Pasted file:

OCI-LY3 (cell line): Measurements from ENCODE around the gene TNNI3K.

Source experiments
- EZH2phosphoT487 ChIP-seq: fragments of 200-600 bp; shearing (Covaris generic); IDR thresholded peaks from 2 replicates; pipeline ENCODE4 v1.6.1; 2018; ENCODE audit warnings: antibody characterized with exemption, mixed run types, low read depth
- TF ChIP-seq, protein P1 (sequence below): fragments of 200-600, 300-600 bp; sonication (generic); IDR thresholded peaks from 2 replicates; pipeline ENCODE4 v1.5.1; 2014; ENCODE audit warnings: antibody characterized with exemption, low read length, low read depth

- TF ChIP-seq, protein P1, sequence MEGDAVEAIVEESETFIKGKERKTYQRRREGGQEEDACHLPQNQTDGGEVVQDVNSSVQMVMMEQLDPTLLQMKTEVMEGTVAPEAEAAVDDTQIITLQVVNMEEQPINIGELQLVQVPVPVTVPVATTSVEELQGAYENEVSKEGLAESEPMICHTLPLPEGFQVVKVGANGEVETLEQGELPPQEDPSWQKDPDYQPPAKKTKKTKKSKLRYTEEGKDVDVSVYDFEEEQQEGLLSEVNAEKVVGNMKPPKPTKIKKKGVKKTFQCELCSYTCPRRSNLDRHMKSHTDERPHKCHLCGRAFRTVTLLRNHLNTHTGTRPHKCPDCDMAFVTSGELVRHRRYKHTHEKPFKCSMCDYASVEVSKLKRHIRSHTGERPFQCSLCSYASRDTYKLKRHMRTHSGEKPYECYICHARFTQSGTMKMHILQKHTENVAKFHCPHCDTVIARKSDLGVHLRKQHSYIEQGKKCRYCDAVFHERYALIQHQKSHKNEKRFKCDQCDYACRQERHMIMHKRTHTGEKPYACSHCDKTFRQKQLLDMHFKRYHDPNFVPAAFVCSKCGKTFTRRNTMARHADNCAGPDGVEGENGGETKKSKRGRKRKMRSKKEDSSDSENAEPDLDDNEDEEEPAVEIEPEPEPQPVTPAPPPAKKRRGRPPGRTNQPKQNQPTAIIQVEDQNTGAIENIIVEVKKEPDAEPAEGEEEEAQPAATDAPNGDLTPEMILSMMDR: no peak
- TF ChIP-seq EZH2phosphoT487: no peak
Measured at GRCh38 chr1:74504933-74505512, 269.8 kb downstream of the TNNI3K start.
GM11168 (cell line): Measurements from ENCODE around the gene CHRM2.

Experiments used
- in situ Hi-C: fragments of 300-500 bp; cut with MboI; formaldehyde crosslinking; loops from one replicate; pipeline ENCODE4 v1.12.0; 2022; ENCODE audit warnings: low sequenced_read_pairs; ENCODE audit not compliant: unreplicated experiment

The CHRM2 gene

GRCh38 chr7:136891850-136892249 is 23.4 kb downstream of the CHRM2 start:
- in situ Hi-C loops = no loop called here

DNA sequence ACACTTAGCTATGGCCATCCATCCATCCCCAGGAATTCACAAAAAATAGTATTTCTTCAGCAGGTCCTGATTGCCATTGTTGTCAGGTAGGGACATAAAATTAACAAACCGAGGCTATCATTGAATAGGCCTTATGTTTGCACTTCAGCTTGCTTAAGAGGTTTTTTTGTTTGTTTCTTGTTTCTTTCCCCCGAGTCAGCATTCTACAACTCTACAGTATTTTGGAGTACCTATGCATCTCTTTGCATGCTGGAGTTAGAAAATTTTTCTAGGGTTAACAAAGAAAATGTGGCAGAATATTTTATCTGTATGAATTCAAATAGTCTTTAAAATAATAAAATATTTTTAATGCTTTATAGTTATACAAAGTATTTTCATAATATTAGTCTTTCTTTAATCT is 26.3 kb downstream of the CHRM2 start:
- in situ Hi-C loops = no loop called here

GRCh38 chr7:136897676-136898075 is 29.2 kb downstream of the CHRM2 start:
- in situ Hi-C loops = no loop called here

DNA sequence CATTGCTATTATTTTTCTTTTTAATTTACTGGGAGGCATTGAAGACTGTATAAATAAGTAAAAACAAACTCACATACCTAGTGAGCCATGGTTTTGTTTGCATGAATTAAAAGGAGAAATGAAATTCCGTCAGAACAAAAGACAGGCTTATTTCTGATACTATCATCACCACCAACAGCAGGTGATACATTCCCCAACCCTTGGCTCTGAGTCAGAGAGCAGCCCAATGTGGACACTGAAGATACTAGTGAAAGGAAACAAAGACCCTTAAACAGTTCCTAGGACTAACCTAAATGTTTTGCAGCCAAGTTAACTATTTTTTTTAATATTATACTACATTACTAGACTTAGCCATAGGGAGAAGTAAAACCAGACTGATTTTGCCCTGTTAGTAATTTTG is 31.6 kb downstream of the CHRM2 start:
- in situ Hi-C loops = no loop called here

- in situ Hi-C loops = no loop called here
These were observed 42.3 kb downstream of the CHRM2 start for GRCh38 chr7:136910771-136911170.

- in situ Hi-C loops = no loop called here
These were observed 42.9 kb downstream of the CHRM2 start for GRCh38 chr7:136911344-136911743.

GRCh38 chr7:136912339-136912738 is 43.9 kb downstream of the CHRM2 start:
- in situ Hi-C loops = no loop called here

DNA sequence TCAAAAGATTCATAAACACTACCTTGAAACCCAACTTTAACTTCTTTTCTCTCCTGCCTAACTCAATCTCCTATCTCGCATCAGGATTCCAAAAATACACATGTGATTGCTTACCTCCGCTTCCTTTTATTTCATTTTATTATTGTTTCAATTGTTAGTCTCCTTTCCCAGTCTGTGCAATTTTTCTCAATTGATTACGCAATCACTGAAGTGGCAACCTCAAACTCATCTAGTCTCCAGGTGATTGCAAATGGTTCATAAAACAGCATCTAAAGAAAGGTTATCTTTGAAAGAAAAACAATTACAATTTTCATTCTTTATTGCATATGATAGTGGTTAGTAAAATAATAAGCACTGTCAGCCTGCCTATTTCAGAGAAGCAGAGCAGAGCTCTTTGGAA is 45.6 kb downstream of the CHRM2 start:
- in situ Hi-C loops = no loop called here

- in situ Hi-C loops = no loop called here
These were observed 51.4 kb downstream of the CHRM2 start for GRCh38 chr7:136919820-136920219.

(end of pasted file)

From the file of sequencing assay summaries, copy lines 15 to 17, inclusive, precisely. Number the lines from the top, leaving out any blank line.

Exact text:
- in situ Hi-C loops = no loop called here

GRCh38 chr7:136897676-136898075 is 29.2 kb downstream of the CHRM2 start:
- in situ Hi-C loops = no loop called here